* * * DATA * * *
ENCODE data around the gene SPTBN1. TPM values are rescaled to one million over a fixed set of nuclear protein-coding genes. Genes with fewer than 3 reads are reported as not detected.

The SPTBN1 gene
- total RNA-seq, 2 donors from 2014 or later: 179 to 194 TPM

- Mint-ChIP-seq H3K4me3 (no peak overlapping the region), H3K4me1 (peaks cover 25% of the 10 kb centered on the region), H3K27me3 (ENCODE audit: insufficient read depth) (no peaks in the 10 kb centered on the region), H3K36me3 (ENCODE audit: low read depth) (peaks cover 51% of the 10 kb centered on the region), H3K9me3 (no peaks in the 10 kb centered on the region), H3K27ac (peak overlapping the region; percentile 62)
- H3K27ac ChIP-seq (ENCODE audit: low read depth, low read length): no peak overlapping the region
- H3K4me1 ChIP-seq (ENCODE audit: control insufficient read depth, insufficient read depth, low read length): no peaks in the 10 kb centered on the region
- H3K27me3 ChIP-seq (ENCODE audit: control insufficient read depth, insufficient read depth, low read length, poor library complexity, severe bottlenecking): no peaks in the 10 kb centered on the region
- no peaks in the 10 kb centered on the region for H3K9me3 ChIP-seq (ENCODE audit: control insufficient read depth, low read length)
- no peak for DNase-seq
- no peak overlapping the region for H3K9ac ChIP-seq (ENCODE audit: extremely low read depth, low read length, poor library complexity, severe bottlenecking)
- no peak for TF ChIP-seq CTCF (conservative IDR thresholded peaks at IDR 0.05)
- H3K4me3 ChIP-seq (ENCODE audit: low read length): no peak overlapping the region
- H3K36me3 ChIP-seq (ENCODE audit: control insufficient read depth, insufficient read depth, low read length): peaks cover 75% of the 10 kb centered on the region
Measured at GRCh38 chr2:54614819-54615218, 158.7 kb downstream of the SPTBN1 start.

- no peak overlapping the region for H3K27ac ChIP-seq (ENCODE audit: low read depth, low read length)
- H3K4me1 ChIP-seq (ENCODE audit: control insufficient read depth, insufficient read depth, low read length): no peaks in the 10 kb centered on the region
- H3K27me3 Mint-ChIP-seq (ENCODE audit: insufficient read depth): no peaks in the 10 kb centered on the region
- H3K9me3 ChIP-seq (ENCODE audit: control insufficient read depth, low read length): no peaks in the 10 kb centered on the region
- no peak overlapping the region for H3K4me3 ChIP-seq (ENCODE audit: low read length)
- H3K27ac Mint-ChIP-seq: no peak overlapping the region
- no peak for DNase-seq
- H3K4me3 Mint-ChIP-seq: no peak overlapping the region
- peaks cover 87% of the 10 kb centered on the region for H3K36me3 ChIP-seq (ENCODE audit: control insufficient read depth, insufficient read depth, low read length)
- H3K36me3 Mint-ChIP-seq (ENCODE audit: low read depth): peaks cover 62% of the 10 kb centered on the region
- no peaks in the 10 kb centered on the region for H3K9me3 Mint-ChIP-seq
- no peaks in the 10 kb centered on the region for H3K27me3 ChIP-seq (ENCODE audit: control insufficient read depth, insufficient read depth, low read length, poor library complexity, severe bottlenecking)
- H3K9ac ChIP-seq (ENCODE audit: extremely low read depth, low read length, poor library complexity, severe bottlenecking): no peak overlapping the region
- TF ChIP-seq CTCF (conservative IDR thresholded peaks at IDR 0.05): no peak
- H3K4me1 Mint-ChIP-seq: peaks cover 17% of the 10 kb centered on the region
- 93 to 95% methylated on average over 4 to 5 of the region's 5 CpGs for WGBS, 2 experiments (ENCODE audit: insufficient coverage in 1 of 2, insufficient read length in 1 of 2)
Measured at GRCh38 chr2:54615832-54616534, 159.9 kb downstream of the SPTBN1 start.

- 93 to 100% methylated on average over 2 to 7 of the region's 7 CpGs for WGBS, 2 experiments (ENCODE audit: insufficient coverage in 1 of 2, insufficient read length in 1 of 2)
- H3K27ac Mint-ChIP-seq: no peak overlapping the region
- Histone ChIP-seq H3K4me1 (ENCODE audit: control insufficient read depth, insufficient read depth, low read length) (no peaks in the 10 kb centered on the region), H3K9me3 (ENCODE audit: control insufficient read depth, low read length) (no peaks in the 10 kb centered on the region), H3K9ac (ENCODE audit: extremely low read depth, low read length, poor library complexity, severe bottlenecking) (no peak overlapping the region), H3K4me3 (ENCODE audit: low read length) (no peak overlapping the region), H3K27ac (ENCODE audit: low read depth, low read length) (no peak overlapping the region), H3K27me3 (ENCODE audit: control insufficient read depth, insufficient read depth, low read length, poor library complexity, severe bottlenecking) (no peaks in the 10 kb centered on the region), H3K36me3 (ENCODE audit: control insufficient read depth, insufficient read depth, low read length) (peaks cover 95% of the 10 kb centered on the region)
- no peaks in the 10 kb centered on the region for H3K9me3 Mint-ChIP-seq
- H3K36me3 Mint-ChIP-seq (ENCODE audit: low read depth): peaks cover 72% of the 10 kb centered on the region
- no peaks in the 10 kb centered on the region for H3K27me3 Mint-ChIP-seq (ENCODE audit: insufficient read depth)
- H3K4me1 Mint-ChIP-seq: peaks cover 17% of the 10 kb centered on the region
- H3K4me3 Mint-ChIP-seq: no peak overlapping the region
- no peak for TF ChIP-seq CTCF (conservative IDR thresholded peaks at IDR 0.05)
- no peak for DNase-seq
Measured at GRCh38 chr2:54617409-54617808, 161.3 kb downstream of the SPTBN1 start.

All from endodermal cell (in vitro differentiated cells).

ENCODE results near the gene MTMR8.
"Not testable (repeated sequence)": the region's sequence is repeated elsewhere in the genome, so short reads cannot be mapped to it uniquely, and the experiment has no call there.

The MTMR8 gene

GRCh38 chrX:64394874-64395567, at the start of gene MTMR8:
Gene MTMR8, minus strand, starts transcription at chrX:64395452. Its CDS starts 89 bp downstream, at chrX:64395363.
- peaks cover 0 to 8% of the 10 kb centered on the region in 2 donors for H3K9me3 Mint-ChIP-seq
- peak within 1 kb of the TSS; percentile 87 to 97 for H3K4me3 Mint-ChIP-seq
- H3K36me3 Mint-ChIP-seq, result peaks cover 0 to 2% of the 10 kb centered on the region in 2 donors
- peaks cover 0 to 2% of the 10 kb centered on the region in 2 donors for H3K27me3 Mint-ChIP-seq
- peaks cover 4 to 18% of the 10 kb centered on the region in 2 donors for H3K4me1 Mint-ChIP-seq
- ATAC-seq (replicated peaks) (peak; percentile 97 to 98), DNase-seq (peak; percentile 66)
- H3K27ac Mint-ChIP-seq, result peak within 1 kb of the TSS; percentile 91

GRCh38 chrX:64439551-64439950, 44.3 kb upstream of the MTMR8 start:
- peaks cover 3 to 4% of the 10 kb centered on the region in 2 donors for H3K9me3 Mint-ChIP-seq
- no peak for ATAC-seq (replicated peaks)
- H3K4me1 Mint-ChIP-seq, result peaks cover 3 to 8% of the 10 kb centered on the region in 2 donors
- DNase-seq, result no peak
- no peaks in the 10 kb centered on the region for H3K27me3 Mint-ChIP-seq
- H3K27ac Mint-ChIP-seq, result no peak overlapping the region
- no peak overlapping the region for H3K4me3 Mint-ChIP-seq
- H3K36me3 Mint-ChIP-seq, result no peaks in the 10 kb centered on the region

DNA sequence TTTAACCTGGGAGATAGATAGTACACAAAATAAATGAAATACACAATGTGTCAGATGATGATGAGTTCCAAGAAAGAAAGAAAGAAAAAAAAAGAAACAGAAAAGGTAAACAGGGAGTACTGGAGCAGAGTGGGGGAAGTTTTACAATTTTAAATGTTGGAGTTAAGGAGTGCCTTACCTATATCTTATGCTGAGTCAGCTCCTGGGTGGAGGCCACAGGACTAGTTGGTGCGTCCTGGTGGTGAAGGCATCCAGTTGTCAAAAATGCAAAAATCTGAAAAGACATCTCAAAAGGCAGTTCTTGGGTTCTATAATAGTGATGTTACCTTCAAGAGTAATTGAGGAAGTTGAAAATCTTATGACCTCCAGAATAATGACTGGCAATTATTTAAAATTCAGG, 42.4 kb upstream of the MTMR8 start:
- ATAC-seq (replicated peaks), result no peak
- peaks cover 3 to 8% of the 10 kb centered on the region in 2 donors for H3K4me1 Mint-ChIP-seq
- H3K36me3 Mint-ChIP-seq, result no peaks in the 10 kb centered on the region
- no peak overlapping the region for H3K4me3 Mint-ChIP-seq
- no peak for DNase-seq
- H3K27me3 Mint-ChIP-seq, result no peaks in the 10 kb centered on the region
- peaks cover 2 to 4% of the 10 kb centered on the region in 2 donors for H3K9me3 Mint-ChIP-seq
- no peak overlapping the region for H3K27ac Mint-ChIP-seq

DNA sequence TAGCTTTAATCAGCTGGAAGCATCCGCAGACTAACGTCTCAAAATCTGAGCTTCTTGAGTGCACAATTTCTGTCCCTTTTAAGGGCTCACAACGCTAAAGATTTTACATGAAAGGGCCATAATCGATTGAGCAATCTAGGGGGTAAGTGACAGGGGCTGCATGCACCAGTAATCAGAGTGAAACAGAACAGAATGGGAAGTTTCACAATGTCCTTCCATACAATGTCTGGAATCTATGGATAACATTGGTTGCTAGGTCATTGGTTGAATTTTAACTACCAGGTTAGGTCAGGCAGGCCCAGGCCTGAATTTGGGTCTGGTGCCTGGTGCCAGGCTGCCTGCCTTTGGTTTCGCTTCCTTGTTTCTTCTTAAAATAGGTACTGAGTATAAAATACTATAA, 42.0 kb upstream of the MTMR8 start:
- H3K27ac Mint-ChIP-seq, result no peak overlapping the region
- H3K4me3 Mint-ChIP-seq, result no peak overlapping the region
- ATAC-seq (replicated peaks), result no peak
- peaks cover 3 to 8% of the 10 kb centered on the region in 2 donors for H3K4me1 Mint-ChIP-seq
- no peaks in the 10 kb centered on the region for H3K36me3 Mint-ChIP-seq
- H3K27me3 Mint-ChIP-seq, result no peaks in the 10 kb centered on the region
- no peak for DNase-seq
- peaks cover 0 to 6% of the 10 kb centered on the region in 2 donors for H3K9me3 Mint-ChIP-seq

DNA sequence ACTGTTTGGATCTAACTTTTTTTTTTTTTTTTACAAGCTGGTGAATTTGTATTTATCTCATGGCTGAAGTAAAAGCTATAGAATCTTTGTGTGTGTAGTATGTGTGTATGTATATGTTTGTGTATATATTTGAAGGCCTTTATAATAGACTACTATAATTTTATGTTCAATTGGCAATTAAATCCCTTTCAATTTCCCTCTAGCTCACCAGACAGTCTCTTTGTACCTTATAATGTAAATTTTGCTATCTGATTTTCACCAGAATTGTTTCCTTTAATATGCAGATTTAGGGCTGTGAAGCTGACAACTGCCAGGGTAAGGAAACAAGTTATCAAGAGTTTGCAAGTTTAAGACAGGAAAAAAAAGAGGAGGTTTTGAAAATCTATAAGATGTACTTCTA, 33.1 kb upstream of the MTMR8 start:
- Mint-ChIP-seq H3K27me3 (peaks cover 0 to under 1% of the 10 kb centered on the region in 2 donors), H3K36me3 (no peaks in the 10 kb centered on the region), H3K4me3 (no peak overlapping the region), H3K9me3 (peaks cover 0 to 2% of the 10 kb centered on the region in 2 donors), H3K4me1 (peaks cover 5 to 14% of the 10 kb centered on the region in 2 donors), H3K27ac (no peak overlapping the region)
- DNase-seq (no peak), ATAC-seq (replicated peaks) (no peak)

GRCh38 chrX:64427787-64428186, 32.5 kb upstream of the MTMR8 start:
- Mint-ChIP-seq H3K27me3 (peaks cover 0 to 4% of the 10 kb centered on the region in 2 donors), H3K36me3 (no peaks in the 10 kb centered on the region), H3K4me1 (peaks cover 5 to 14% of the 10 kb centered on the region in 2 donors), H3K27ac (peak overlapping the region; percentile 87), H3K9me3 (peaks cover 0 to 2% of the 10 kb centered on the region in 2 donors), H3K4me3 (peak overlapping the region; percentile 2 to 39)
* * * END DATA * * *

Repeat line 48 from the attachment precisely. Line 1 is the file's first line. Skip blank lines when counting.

Gene MTMR8, minus strand, starts transcription at chrX:64395452. Its CDS starts 89 bp downstream, at chrX:64395363.